Samsung Ponders Move To Windows Phone - InformationWeek

InformationWeek is part of the Informa Tech Division of Informa PLC

This site is operated by a business or businesses owned by Informa PLC and all copyright resides with them.Informa PLC's registered office is 5 Howick Place, London SW1P 1WG. Registered in England and Wales. Number 8860726.

IoT
IoT
Mobile // Mobile Business
News
1/12/2015
12:00 PM
100%
0%

Samsung Ponders Move To Windows Phone

Samsung appears to be shifting its focus away from Google's Android mobile OS. Will it fill the gap with Windows Phone?

 =CES 2015: 11 Peeks Into The Future
CES 2015: 11 Peeks Into The Future
(Click image for larger view and slideshow.)

Samsung is weighing a new smartphone strategy. The company had hoped to use its Tizen platform to reduce its reliance on Google's Android. But now that Tizen is more or less dead, it may fill that gap with Microsoft's Windows Phone instead. There are a few hurdles in the way, but if they can be cleared the move could benefit both Samsung and Microsoft.

"Samsung has run pilot programs on the stability of Windows 8.1 software on devices," a Samsung official told The Korea Times. "It is interested in promoting Windows mobiles. By releasing a Windows mobile, Samsung could manage its phone business in the low-, mid-, to premium-end sectors."

Samsung has historically not been a big fan of Windows Phone. It has produced few such smartphones to date and made most of its fortunes over the last three years solely from devices with Android. Whether or not Samsung moves forward with Windows Phone will depend heavily on settling the bad legal blood between it and Microsoft.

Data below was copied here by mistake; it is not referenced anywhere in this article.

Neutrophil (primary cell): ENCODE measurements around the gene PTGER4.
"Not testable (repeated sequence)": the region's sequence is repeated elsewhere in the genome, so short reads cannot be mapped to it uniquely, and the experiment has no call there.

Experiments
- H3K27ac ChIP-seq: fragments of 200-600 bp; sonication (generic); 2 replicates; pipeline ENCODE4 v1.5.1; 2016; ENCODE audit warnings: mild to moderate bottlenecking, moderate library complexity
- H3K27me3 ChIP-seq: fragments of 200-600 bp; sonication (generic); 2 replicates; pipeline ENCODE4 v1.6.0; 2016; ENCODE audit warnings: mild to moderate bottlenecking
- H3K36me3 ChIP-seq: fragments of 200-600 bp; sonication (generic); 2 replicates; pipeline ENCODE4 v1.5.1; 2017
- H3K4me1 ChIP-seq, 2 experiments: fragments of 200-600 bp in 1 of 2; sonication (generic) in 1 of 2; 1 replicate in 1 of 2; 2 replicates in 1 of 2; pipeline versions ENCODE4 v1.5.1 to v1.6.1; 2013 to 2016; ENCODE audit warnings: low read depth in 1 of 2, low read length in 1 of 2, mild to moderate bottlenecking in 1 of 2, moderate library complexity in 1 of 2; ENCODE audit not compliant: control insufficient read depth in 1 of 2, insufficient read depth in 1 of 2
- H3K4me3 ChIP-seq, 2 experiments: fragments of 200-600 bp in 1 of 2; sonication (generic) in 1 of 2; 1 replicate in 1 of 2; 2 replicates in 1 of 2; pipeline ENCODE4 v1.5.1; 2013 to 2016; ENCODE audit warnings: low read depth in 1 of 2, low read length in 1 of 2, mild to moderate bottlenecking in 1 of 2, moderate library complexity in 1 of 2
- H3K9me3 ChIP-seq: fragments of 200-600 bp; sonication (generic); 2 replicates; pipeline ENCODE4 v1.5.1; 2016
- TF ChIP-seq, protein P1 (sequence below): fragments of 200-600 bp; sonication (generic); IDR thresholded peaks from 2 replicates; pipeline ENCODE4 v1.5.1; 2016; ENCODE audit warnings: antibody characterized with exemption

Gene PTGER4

[This year's upcoming World Mobile Congress should be a whopper. Read CES 2015: Lack Of Killer Phones Sets Up WMC.]

Thanks to patent royalties, Microsoft makes money from each Android handset sold. It signed a licensing agreement with Samsung over these patents, and Samsung made payments for a while. Everything changed, however, when Microsoft bought Nokia's handset business. Samsung claimed the acquisition made Microsoft a direct hardware competitor with Samsung and nullified their legal agreements. Since then, it hasn't made its payments to Microsoft and owes the Redmond-based firm more than $1 billion. Even though the deal closed last year, Samsung is still attempting to convince antitrust regulators to undo the acquisition. This is a big issue -- one that won't be solved overnight.

"If the companies settle their litigation," said The Korea Times' source, "then Samsung will manufacture handsets powered by the Microsoft-developed mobile platform. The timing could be the third quarter of this year at the earliest." That's one giant "if."

Why would Samsung turn to Microsoft's platform now? For starters, Microsoft is giving Windows Phone away for free, just as Google does with Android. Microsoft no longer asks handset makers for licensing fees. Windows Phone has broader developer support than Samsung's own Tizen platform. Samsung has delayed the release of Tizen-based phones due to the lack of apps. Windows Phone, small as its footprint is, is the world's third-most-popular mobile platform. Moreover, if Samsung is serious about breaking away from Google, Microsoft's Windows Phone is the next best -- read "only" -- option.